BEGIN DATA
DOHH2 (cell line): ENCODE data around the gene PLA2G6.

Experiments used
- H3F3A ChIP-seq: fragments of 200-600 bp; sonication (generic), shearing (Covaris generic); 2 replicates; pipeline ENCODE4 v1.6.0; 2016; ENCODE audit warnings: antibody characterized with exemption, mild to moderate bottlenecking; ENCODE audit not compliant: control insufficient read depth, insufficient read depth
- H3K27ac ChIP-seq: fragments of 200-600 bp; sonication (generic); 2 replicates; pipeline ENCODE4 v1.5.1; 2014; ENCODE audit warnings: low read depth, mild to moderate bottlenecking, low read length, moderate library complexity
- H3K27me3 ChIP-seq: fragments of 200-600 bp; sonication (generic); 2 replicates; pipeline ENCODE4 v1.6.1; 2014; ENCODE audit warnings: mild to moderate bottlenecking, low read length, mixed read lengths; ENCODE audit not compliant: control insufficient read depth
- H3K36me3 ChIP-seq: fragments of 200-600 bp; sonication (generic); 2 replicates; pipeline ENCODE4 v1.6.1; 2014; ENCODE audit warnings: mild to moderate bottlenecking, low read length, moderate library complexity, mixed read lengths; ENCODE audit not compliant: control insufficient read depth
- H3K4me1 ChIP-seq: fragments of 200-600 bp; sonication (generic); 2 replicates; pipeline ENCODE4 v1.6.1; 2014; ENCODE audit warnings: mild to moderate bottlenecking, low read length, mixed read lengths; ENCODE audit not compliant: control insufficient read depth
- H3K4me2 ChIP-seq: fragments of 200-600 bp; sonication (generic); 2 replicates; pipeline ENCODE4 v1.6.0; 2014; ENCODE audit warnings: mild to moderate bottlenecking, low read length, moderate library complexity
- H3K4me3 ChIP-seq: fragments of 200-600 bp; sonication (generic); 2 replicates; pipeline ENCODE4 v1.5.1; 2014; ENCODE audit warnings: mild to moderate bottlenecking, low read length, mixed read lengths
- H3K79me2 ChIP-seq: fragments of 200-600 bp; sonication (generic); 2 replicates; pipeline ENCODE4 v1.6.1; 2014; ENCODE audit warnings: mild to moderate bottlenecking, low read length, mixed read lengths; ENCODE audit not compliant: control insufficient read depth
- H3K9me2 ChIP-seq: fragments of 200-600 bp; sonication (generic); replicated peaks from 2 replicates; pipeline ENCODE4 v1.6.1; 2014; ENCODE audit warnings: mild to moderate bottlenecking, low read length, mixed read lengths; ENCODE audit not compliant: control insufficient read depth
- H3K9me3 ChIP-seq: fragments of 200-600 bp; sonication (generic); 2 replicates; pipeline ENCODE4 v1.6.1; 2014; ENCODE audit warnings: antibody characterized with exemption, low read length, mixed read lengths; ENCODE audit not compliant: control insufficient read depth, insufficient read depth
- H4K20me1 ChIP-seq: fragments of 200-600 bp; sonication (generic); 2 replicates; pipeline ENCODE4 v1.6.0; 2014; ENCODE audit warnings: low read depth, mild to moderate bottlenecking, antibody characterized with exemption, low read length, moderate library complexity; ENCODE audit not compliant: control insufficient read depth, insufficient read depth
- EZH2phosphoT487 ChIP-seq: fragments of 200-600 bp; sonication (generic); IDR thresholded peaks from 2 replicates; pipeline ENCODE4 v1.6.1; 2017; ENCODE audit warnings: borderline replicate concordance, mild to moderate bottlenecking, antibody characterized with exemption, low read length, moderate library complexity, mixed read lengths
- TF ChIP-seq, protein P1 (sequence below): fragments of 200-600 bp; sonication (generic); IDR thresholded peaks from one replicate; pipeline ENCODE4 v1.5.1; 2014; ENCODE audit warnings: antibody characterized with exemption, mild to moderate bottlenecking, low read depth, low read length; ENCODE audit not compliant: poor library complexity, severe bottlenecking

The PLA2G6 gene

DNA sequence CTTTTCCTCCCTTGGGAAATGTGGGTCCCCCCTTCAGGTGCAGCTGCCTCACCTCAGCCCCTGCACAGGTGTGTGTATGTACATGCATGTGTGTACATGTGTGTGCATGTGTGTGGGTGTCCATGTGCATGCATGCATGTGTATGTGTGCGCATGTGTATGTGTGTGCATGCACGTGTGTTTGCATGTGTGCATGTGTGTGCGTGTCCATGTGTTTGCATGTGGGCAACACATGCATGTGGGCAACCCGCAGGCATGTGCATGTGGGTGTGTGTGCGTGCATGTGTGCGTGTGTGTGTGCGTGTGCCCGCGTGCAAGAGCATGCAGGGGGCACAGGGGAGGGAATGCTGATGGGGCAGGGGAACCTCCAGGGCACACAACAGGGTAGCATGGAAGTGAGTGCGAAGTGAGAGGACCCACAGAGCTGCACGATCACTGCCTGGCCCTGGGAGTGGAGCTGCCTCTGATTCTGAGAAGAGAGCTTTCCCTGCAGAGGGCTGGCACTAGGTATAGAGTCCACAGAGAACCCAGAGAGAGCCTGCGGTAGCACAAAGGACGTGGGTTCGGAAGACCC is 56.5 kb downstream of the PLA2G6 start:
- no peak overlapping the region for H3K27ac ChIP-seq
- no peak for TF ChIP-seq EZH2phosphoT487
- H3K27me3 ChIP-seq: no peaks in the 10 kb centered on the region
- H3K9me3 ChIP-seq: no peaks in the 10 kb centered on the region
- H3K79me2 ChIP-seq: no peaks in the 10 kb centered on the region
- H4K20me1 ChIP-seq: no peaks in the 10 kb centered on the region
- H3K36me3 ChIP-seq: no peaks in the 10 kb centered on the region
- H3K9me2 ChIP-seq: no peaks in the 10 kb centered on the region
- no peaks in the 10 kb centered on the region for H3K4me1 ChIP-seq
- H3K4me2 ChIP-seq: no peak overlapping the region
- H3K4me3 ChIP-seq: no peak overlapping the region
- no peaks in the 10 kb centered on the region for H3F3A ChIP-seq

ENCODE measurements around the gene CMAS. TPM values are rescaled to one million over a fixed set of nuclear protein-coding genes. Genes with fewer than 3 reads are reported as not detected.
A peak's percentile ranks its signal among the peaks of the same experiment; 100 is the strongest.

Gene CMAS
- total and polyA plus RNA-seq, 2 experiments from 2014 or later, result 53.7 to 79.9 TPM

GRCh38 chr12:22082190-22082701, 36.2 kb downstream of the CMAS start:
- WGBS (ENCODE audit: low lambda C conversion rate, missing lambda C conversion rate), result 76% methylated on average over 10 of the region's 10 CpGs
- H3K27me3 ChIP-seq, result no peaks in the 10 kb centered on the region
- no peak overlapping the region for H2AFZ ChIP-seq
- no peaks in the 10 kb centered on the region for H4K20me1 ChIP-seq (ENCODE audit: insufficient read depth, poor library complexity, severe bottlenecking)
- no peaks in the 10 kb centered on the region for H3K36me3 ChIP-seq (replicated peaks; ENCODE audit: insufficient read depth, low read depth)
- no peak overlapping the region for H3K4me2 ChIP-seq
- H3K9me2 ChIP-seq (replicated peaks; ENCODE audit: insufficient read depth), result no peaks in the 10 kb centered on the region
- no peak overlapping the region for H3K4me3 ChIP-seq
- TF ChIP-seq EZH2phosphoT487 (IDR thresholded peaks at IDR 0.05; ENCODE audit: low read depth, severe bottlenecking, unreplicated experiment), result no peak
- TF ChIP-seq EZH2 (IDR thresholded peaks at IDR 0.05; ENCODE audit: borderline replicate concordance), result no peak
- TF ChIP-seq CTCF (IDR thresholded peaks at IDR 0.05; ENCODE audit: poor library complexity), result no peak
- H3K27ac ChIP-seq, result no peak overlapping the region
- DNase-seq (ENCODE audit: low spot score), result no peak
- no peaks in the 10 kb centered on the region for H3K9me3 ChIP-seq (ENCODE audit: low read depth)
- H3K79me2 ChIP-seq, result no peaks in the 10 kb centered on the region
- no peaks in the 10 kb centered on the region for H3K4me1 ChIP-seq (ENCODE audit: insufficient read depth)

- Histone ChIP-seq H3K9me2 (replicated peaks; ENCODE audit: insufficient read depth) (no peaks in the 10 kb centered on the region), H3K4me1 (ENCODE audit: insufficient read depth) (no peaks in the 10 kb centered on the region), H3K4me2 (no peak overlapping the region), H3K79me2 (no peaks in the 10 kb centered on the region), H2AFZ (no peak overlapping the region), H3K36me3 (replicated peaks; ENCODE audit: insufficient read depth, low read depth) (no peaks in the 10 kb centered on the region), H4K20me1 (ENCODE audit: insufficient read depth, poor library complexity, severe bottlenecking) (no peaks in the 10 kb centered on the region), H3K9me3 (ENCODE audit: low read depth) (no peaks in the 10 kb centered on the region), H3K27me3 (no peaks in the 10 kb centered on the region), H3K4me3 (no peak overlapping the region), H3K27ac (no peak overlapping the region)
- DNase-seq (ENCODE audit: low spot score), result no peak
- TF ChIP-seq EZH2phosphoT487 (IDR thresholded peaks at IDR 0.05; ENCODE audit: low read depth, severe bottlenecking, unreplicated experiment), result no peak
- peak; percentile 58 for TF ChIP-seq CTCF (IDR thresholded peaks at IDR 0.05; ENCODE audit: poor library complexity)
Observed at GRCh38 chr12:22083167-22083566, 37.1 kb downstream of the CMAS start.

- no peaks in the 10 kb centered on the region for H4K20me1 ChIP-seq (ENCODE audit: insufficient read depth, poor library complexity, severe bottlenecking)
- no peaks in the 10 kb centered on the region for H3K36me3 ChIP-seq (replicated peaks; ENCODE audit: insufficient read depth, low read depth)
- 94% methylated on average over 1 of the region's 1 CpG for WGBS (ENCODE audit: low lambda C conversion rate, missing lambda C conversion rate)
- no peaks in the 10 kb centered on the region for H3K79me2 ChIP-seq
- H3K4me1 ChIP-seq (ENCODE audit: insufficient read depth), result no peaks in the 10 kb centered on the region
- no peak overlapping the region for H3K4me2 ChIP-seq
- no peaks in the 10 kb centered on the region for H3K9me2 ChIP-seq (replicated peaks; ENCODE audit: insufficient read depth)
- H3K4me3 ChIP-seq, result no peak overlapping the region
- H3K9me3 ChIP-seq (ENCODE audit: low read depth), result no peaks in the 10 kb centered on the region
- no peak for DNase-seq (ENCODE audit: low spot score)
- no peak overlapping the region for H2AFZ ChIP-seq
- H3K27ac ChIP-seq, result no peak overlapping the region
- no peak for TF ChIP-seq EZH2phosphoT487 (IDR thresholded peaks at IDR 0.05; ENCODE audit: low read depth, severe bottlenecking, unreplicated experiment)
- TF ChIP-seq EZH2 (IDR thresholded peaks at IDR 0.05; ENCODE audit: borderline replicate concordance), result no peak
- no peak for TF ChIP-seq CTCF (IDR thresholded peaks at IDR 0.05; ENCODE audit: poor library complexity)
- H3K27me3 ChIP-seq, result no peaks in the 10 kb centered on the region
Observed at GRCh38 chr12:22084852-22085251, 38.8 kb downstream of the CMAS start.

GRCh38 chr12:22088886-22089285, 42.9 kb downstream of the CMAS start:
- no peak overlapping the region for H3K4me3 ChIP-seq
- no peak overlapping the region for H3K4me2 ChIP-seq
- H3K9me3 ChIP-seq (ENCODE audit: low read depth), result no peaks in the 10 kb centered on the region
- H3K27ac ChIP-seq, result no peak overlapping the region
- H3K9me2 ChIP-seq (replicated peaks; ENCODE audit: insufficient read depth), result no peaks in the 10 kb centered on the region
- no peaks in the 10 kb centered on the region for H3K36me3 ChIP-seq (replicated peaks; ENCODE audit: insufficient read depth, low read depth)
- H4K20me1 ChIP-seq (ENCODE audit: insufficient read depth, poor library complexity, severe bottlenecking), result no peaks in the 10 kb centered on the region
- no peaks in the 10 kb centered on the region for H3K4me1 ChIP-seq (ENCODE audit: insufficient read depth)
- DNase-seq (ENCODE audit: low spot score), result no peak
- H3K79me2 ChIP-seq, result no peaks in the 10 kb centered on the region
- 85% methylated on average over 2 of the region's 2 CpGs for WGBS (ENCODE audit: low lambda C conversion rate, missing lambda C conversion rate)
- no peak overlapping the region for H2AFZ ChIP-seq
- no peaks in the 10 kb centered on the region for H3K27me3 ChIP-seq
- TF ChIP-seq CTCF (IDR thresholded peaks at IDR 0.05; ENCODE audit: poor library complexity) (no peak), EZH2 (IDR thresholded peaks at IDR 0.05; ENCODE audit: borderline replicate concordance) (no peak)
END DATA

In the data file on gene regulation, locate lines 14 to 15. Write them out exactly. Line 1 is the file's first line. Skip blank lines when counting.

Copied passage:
- EZH2phosphoT487 ChIP-seq: fragments of 200-600 bp; sonication (generic); IDR thresholded peaks from 2 replicates; pipeline ENCODE4 v1.6.1; 2017; ENCODE audit warnings: borderline replicate concordance, mild to moderate bottlenecking, antibody characterized with exemption, low read length, moderate library complexity, mixed read lengths
- TF ChIP-seq, protein P1 (sequence below): fragments of 200-600 bp; sonication (generic); IDR thresholded peaks from one replicate; pipeline ENCODE4 v1.5.1; 2014; ENCODE audit warnings: antibody characterized with exemption, mild to moderate bottlenecking, low read depth, low read length; ENCODE audit not compliant: poor library complexity, severe bottlenecking